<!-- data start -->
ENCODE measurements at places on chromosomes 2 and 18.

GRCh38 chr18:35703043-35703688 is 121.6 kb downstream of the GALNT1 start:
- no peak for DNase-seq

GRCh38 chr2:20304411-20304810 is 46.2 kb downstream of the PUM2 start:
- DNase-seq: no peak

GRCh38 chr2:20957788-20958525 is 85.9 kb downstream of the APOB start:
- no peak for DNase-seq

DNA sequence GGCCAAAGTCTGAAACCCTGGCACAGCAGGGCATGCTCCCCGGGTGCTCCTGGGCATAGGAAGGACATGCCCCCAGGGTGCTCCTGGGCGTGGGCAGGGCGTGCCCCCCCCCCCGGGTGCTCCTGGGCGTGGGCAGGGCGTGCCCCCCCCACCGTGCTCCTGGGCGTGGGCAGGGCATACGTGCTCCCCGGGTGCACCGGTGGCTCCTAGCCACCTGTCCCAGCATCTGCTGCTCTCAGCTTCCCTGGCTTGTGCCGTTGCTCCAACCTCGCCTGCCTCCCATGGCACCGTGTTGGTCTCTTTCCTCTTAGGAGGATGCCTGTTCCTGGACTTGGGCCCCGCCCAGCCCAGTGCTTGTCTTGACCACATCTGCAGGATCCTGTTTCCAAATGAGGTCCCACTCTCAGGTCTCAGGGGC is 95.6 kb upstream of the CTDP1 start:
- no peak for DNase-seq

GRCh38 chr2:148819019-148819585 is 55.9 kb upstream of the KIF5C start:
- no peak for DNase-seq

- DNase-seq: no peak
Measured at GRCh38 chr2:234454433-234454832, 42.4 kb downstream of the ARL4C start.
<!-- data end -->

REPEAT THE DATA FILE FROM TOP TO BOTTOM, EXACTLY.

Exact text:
ENCODE measurements at places on chromosomes 2 and 18.

GRCh38 chr18:35703043-35703688 is 121.6 kb downstream of the GALNT1 start:
- no peak for DNase-seq

GRCh38 chr2:20304411-20304810 is 46.2 kb downstream of the PUM2 start:
- DNase-seq: no peak

GRCh38 chr2:20957788-20958525 is 85.9 kb downstream of the APOB start:
- no peak for DNase-seq

DNA sequence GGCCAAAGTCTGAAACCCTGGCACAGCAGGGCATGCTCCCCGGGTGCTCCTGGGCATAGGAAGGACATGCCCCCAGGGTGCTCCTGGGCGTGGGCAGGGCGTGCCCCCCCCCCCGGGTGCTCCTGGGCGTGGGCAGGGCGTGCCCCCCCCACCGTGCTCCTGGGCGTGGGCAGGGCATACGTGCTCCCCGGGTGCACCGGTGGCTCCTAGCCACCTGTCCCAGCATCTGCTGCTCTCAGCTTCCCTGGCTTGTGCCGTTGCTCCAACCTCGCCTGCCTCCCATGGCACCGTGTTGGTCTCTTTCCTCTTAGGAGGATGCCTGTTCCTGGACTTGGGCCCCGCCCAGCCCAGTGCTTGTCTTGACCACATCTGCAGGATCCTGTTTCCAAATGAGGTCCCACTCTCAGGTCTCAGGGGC is 95.6 kb upstream of the CTDP1 start:
- no peak for DNase-seq

GRCh38 chr2:148819019-148819585 is 55.9 kb upstream of the KIF5C start:
- no peak for DNase-seq

- DNase-seq: no peak
Measured at GRCh38 chr2:234454433-234454832, 42.4 kb downstream of the ARL4C start.